The remaining clipping points were no easier and were ensuring that the drivers were kept on their toes at all times, this didn’t stop them putting the power down and providing a show for the fans.
It was great to see some of the cars that I’d only ever been able to admire in videos online, a moment I remember in particular was seeing Christer Halvorsen screaming out from the paddock!
Another driver I had seen a lot of coverage on was Dmitriy Illyuk. His S13 was one of the best looking cars out there and he was definitely a driver to keep an eye on throughout the weekend.
I was becoming increasingly impressed by the level of driving as the day continued and it was great to see the DW86 on a track where it could be released to its full potential. Sadly after the final practice run of the day, the Driftworks crew encountered another teething issue as a result of mechanical failure. This would sadly make for an early exit again for an understandably gutted Phil Morrison.
After enjoying a fantastic first day it was time to venture home, a humid day combined with some of the biggest smoke trails I’ve ever witnessed meant that I was covered in enough rubber to make a new set of tyres. It certainly got me a few strange glances on the train journey back!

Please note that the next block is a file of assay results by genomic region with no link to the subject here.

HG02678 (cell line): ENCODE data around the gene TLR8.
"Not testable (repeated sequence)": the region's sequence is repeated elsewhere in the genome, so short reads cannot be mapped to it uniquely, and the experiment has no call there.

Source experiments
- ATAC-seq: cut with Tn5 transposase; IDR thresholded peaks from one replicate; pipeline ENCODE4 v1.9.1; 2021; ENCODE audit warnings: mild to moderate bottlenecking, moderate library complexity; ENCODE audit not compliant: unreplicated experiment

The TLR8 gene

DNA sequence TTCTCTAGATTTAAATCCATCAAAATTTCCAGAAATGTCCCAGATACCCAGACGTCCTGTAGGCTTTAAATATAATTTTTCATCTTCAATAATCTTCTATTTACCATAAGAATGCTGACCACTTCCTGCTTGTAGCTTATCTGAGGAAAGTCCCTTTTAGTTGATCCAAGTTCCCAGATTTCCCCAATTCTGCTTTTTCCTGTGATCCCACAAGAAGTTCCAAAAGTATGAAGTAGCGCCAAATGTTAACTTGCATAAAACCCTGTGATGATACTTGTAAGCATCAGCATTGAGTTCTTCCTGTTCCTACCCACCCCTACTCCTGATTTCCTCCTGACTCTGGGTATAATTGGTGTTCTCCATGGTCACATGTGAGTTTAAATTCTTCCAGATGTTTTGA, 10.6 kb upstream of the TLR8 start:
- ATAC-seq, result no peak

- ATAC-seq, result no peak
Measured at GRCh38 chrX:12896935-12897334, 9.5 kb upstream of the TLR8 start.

Early mornings are more than welcomed when it comes to events like this. I headed straight back to the track on Sunday, leaving extra early to avoid the delays from the day before.
Day two began with a track inspection. It’s not every event that you see extensive attention being paid to the surface of the track, but everything needed to be put right to ensure that the day went as smoothly as possible.
Final preparations went underway as the drivers began readying their cars for the day ahead.
Weather conditions for the day were perfect, there was barely a cloud in the sky and the hot summer sun was beaming down on the spectators.
14 year-old Jack Shanahan was becoming a well-known face at the event after recently taking the win at BDC Round 1.
As the qualifiers started, some of the drivers were beginning to shine and there were some really impressive runs that showed just how high the level of driving is in this competition.
It was a chance for drivers to release their full potential and prove themselves to the judges. The concrete became seemingly irrelevant at times as they pulled off some of the most amazing driving I’ve witnessed to date.
With the qualifiers finished and the Top 16 decided, it was time for the cars to come out on track for a breather before the battles begin.
Remember when I said Illyuk’s car looked awesome? It even looks sexy when it’s not going sideways!